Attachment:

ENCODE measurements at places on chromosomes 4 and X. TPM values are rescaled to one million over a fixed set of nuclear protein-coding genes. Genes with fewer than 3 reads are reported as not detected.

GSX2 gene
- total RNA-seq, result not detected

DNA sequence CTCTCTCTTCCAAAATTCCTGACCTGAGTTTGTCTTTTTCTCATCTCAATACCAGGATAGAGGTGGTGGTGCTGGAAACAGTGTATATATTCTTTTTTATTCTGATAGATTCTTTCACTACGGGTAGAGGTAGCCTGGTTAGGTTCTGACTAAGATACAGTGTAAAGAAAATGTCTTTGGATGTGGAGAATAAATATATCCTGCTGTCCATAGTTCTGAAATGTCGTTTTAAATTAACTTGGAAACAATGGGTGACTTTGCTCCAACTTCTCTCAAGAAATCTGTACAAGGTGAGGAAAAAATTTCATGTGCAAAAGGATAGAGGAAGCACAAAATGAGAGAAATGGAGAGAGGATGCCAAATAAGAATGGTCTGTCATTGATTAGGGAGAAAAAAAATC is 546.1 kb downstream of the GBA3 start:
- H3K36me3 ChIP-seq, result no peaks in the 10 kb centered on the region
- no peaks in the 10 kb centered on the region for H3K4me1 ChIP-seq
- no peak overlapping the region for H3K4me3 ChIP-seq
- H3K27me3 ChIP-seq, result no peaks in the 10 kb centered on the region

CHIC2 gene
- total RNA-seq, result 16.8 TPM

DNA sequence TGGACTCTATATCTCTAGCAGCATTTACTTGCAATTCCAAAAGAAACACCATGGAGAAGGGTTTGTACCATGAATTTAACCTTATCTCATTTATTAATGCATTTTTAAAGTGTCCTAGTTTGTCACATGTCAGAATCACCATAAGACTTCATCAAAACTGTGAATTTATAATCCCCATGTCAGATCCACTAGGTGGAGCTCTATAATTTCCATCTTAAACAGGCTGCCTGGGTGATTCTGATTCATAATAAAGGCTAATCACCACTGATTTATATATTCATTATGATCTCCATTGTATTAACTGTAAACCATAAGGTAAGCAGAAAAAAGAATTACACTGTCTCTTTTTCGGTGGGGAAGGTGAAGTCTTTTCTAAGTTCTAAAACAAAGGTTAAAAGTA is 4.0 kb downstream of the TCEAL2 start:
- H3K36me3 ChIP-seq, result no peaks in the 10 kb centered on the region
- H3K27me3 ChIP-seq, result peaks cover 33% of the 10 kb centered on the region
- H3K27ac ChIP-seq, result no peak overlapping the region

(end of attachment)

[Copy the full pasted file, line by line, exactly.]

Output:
ENCODE measurements at places on chromosomes 4 and X. TPM values are rescaled to one million over a fixed set of nuclear protein-coding genes. Genes with fewer than 3 reads are reported as not detected.

GSX2 gene
- total RNA-seq, result not detected

DNA sequence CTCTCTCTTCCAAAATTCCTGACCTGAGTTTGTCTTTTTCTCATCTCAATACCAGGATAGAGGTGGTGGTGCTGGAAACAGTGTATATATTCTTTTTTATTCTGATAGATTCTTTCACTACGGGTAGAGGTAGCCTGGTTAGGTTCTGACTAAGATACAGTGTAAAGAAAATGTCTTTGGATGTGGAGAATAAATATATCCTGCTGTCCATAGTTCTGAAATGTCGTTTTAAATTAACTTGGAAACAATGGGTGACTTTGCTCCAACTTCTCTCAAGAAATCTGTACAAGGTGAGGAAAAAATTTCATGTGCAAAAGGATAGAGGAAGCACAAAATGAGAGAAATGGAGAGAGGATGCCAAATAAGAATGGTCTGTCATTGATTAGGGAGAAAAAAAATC is 546.1 kb downstream of the GBA3 start:
- H3K36me3 ChIP-seq, result no peaks in the 10 kb centered on the region
- no peaks in the 10 kb centered on the region for H3K4me1 ChIP-seq
- no peak overlapping the region for H3K4me3 ChIP-seq
- H3K27me3 ChIP-seq, result no peaks in the 10 kb centered on the region

CHIC2 gene
- total RNA-seq, result 16.8 TPM

DNA sequence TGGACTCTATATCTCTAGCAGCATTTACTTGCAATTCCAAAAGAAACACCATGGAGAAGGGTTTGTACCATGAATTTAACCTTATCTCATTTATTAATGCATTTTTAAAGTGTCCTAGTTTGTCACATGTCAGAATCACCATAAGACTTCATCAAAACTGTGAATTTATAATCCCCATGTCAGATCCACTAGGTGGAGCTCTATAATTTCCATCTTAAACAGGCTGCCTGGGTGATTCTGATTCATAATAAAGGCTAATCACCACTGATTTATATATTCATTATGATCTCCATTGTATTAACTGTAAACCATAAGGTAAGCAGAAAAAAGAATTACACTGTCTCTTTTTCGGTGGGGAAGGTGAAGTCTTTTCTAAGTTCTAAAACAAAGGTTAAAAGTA is 4.0 kb downstream of the TCEAL2 start:
- H3K36me3 ChIP-seq, result no peaks in the 10 kb centered on the region
- H3K27me3 ChIP-seq, result peaks cover 33% of the 10 kb centered on the region
- H3K27ac ChIP-seq, result no peak overlapping the region